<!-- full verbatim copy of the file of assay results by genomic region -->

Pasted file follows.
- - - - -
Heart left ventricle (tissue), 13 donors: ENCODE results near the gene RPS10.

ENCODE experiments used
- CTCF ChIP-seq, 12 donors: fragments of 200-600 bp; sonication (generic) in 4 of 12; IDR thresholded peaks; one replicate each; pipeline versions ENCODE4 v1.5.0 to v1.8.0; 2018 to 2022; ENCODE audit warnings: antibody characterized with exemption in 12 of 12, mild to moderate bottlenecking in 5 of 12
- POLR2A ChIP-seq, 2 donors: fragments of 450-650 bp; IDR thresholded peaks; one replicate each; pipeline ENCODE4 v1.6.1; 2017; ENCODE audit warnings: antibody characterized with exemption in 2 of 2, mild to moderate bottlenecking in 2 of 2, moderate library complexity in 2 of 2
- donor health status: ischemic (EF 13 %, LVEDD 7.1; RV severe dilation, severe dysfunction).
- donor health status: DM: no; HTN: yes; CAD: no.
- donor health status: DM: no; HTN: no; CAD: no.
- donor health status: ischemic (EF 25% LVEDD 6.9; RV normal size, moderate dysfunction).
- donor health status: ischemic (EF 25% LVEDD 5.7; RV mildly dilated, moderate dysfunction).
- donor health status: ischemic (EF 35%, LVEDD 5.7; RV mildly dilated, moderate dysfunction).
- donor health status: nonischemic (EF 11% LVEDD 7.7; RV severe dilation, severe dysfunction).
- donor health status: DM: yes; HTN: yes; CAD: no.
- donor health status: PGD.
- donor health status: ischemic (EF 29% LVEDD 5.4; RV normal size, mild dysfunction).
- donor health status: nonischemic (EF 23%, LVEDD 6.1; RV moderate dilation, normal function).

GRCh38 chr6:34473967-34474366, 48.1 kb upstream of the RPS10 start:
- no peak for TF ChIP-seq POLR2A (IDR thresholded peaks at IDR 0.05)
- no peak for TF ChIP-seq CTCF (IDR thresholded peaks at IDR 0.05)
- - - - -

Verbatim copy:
Heart left ventricle (tissue), 13 donors: ENCODE results near the gene RPS10.

ENCODE experiments used
- CTCF ChIP-seq, 12 donors: fragments of 200-600 bp; sonication (generic) in 4 of 12; IDR thresholded peaks; one replicate each; pipeline versions ENCODE4 v1.5.0 to v1.8.0; 2018 to 2022; ENCODE audit warnings: antibody characterized with exemption in 12 of 12, mild to moderate bottlenecking in 5 of 12
- POLR2A ChIP-seq, 2 donors: fragments of 450-650 bp; IDR thresholded peaks; one replicate each; pipeline ENCODE4 v1.6.1; 2017; ENCODE audit warnings: antibody characterized with exemption in 2 of 2, mild to moderate bottlenecking in 2 of 2, moderate library complexity in 2 of 2
- donor health status: ischemic (EF 13 %, LVEDD 7.1; RV severe dilation, severe dysfunction).
- donor health status: DM: no; HTN: yes; CAD: no.
- donor health status: DM: no; HTN: no; CAD: no.
- donor health status: ischemic (EF 25% LVEDD 6.9; RV normal size, moderate dysfunction).
- donor health status: ischemic (EF 25% LVEDD 5.7; RV mildly dilated, moderate dysfunction).
- donor health status: ischemic (EF 35%, LVEDD 5.7; RV mildly dilated, moderate dysfunction).
- donor health status: nonischemic (EF 11% LVEDD 7.7; RV severe dilation, severe dysfunction).
- donor health status: DM: yes; HTN: yes; CAD: no.
- donor health status: PGD.
- donor health status: ischemic (EF 29% LVEDD 5.4; RV normal size, mild dysfunction).
- donor health status: nonischemic (EF 23%, LVEDD 6.1; RV moderate dilation, normal function).

GRCh38 chr6:34473967-34474366, 48.1 kb upstream of the RPS10 start:
- no peak for TF ChIP-seq POLR2A (IDR thresholded peaks at IDR 0.05)
- no peak for TF ChIP-seq CTCF (IDR thresholded peaks at IDR 0.05)